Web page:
Speculation abounds that Premier Christy Clark is itching to call an election this fall, but I can't help but think the chances of that vote actually occurring are diminishing.
The delay in getting the results of the HST referendum alone may be enough to push the election date to the spring or the fall of 2012. The results may not be known until early September, and it's hard to imagine Clark calling an election until she knows the fate of the HST.
That means a mid-September call at the earliest. But how wise is it to go to the voters after a controversial tax is either voted down or narrowly accepted?
I haven't met anyone who thinks the HST will pass by a large margin. Even the most optimistic pro-HST folks seem to think a 55-45 per cent split is the best-case scenario.
If that turns out to be the result, it translates to almost half the electorate probably being upset that a tax they opposed will indeed be imposed on them - not exactly the kind of public mood a premier would want to test with an election call..
And recent polls hardly suggest the B.C. Liberals enjoy a comfortable margin of support among voters over the NDP. No issue has emerged that gives Clarks a decided edge over NDP leader Adrian Dix.
In fact, Dix has played it fairly safe since taking the helm of the NDP. He has made no rash promises, and he has toned down his negative image.
If anything, Dix has been measured in his criticism and has offered at least one thoughtful proposal that could significantly reduce the amount of money spent on prescription drugs.
In short, Dix has provided few openings for Clark to exploit. Her party is bent on portraying Dix as some sort of grim leftist, but so far he's making it difficult for them to accomplish that.
If any leader has stumbled a bit recently, it is Clark. Her recent musings about Senate reform seemed poorly thought out and politically naïve (expecting Ontario and Quebec to give up senate seats so B.C. can increase its share seems like something out of left field).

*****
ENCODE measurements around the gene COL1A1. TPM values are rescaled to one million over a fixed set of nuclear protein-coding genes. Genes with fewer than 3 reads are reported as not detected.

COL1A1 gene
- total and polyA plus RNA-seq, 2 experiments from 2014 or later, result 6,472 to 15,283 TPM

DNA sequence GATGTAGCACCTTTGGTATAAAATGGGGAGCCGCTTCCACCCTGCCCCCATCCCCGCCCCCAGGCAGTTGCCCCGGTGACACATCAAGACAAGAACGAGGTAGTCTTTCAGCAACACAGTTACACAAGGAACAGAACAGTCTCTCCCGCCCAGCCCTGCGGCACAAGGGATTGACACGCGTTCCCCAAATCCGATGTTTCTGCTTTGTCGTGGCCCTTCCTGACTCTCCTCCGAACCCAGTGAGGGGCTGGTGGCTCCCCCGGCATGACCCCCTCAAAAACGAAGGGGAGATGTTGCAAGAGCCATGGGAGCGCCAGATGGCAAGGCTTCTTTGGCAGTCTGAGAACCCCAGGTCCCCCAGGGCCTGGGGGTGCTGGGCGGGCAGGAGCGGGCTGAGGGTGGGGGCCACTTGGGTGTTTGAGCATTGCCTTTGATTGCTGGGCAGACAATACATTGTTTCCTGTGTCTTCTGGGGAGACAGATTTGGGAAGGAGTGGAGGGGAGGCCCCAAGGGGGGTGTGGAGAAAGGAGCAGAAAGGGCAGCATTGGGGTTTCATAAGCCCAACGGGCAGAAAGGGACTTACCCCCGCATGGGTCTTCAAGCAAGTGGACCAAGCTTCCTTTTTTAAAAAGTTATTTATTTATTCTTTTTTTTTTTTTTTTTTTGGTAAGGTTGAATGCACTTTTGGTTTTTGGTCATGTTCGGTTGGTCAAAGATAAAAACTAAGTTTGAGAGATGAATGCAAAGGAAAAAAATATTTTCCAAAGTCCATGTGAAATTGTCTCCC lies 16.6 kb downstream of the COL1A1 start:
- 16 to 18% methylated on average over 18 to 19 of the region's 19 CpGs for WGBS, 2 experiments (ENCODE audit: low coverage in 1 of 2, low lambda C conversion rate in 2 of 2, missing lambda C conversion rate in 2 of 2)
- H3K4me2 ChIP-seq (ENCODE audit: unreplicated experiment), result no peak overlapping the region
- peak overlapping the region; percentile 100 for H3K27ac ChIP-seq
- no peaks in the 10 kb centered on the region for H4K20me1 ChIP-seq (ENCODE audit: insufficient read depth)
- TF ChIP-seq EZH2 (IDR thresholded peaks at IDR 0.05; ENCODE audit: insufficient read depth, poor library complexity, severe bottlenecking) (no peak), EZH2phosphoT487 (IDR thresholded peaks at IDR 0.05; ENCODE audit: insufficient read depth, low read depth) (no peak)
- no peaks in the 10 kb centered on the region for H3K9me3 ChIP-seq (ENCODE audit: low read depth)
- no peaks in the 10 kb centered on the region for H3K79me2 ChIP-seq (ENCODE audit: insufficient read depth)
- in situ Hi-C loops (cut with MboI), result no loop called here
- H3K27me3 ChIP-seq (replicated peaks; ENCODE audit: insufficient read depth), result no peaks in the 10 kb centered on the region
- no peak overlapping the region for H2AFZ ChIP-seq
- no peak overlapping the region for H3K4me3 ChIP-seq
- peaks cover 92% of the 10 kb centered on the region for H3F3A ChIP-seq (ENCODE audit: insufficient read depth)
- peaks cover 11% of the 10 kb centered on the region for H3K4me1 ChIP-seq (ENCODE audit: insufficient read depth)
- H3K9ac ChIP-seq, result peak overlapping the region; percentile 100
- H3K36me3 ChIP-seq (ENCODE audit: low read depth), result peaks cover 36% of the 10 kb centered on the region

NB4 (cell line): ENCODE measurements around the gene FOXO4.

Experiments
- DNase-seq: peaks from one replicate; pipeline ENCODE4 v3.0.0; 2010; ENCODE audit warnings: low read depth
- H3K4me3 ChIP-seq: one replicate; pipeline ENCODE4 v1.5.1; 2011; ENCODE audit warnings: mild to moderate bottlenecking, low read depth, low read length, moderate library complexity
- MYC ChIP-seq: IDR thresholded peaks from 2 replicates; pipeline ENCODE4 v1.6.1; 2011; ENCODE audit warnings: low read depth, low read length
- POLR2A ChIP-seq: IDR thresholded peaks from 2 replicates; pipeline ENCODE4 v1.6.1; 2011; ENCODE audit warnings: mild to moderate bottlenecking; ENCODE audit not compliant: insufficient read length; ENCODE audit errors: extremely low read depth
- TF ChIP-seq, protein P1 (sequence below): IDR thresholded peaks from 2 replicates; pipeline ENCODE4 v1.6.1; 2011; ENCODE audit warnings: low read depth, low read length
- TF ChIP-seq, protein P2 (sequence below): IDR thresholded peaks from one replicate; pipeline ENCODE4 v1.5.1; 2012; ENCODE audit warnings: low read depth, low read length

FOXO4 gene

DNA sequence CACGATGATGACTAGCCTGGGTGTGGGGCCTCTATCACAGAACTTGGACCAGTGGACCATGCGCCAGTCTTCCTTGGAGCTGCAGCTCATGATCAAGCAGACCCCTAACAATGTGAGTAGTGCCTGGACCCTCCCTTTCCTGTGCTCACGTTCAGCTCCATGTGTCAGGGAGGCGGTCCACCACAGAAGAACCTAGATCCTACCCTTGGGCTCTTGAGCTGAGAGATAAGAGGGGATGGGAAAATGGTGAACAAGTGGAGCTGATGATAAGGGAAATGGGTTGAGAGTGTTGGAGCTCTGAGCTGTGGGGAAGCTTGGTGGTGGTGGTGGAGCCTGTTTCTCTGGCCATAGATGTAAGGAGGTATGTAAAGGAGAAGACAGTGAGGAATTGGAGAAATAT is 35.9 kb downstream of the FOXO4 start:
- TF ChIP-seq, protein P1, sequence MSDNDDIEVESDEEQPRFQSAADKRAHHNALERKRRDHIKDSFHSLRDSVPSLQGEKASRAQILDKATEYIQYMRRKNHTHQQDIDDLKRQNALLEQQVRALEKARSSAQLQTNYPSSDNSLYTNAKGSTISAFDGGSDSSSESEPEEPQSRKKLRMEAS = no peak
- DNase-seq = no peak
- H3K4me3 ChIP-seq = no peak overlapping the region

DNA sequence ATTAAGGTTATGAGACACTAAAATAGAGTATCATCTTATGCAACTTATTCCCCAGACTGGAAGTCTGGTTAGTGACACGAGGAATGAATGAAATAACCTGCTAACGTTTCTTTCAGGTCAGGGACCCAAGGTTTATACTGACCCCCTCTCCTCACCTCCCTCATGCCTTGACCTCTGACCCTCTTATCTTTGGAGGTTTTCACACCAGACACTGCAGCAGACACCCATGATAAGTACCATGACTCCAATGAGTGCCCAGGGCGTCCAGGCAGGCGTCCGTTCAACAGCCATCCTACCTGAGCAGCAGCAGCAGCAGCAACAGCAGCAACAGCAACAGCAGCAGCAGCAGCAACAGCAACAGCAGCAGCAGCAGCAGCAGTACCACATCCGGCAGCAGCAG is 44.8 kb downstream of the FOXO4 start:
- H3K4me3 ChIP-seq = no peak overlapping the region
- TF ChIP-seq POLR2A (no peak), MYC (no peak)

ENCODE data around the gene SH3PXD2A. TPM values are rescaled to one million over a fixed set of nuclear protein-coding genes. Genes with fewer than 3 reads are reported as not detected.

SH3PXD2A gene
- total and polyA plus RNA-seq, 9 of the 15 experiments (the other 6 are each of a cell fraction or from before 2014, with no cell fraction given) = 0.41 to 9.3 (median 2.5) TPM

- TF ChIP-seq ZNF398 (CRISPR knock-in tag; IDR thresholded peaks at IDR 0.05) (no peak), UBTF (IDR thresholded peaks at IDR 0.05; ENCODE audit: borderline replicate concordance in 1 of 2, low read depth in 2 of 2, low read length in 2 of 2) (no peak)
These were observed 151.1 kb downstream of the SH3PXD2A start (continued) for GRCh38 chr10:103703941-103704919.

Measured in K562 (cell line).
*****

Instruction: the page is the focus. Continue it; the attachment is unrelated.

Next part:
Her chance encounter with former Olympics boss John Furlong led him to being appointed co-commissioner of the review of the Stanley Cup riot. My colleague, Rod Mickleburgh of the Globe and Mail, has pointed out that Furlong's appointment is at least curious because of the harsh criticism of Vancouver Mayor Gregor Robertson he delivered in his book, Patriot Hearts.
Clark also toned down her initially aggressive attack on the rioters, saying now she wants to go after only the "core" element of the mob.
These events lend credence to the impression that Clark is making up policy on the back of a napkin. The "families first" agenda seems stalled and any momentum she had coming out of her party's leadership race seems to have disappeared. Nevertheless, Clark has her party on election footing. Candidates are being recruited as is campaign staff, and MLAs are being asked if they intend to run again.
Energy Minister Rich Coleman is in charge of election readiness, and rumours abound that he personally is not in favour of a fall election. One of Clark's chief challenges when she became party leader was to maintain party unity. Publicly, she seems to be doing well on that front but behind the scenes it may be a different story.
But the arguments for an early election are still there: the B.C. Liberals don't want to give the B.C. Conservatives much time to become organized, and the NDP may face the same problems as the Liberals when it comes to election readiness.
So Clark is indeed trying to keep her election window open. The problem is that the window is shrinking rapidly, and she may ultimately find it shut too tight to enable her and her party to squeeze through it any time soon.
Keith Baldrey is chief political correspondent for Global BC.